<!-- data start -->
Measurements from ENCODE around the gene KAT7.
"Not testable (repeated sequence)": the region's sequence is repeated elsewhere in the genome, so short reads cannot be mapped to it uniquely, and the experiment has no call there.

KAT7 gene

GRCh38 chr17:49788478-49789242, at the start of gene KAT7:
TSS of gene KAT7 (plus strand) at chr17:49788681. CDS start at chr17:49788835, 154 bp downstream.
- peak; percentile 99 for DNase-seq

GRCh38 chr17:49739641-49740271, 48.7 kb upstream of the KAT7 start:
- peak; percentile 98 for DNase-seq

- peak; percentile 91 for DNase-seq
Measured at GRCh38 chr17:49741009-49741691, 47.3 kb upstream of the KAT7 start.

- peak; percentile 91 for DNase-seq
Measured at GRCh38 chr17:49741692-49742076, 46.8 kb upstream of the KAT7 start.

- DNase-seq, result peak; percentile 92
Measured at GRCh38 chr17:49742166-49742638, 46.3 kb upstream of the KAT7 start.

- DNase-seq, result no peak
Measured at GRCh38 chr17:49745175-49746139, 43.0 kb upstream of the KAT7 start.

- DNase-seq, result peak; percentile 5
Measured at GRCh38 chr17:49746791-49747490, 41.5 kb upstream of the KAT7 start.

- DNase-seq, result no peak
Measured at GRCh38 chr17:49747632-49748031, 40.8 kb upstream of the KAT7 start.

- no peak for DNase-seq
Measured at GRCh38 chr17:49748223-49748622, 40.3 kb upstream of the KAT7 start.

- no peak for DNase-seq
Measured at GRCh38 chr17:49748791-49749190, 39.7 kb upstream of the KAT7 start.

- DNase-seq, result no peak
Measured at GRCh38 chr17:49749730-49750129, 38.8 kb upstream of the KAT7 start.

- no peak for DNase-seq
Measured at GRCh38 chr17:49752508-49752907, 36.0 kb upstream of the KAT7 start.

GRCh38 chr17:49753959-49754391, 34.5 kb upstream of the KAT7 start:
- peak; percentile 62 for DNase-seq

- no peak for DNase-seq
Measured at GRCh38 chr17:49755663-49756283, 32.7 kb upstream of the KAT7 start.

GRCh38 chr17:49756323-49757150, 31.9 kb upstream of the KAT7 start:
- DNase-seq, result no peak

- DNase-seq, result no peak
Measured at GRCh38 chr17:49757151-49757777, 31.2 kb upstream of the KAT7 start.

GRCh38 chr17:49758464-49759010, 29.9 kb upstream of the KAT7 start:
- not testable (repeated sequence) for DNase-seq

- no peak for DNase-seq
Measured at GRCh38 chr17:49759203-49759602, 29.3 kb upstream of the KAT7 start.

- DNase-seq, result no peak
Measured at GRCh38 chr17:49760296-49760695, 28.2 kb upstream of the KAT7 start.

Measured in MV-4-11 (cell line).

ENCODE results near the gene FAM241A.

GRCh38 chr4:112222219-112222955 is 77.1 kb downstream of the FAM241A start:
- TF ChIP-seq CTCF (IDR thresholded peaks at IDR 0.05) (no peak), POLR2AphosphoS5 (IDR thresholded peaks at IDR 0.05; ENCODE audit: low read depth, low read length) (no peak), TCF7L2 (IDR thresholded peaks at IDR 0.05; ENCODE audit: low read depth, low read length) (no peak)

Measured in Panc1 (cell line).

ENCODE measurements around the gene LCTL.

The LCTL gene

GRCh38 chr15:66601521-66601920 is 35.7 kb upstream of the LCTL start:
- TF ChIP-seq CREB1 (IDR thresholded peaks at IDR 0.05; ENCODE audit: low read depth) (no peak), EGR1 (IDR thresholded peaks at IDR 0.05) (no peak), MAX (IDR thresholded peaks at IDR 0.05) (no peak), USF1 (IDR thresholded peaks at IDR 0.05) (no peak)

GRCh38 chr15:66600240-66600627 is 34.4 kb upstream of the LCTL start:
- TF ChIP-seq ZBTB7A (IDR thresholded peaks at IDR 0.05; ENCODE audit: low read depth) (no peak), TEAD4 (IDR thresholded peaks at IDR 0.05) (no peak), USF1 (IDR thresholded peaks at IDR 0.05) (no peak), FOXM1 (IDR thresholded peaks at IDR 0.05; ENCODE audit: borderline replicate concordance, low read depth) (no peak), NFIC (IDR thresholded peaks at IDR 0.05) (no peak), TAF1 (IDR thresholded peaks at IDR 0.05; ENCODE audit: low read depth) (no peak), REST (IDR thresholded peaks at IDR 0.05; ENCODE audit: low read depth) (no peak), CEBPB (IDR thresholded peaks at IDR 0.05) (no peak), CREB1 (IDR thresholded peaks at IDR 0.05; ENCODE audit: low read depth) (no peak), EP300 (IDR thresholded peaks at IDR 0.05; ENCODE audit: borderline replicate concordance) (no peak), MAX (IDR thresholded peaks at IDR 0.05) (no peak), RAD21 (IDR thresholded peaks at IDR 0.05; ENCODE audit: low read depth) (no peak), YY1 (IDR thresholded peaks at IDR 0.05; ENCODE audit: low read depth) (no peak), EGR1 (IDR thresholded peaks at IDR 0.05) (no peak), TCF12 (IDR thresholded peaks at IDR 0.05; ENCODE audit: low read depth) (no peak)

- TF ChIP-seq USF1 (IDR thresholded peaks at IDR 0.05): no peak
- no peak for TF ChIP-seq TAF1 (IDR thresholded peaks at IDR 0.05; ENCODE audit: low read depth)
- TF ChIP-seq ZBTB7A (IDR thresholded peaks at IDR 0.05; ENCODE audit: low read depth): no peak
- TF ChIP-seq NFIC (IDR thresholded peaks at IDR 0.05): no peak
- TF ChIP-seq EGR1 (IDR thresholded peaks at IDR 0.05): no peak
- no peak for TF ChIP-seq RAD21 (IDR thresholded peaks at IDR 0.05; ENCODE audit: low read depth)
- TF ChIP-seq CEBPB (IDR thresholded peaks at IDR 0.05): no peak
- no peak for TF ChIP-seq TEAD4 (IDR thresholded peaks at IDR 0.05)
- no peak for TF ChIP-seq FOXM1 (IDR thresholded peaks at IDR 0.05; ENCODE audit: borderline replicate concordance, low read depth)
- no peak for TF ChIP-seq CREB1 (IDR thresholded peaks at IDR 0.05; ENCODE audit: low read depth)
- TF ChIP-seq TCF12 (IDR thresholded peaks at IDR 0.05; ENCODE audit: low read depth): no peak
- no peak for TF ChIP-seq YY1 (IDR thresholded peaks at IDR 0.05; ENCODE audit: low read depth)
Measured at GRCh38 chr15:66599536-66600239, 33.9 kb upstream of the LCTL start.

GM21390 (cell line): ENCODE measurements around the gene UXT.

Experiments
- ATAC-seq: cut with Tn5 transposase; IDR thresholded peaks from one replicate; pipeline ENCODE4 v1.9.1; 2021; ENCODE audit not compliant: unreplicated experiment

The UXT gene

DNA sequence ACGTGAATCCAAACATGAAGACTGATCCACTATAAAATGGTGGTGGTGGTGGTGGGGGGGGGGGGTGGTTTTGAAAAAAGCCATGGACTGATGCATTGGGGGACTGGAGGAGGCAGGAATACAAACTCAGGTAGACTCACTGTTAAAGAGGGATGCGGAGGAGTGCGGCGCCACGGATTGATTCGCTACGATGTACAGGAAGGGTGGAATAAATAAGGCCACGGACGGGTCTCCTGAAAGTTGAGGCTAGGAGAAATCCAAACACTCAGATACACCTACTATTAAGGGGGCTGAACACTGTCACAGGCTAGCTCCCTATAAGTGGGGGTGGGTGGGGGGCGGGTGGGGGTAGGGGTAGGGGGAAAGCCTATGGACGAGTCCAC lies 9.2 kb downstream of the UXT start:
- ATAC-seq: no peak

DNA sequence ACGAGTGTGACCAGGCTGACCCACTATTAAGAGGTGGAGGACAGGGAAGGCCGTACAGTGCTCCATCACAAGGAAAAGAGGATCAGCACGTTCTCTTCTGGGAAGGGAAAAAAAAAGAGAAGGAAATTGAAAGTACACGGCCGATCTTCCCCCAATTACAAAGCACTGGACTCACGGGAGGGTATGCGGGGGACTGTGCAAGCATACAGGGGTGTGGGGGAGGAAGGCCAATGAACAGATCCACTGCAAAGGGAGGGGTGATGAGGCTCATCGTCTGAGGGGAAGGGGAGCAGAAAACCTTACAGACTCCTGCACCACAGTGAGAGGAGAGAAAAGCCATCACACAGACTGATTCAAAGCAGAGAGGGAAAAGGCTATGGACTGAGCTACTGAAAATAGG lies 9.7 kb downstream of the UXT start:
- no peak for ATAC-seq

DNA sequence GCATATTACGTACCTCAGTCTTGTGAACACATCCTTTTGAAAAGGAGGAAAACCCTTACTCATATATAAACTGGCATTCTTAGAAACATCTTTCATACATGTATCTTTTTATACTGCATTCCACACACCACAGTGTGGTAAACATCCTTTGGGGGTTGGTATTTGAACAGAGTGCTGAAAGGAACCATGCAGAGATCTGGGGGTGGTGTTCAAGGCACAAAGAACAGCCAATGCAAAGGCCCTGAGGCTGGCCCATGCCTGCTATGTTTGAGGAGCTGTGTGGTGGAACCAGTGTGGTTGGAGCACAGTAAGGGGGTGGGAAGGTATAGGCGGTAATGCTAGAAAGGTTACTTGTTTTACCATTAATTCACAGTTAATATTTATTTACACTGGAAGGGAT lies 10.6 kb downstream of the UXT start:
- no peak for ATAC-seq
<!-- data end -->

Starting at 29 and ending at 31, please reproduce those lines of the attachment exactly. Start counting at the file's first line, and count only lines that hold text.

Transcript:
GRCh38 chr17:49753959-49754391, 34.5 kb upstream of the KAT7 start:
- peak; percentile 62 for DNase-seq

- no peak for DNase-seq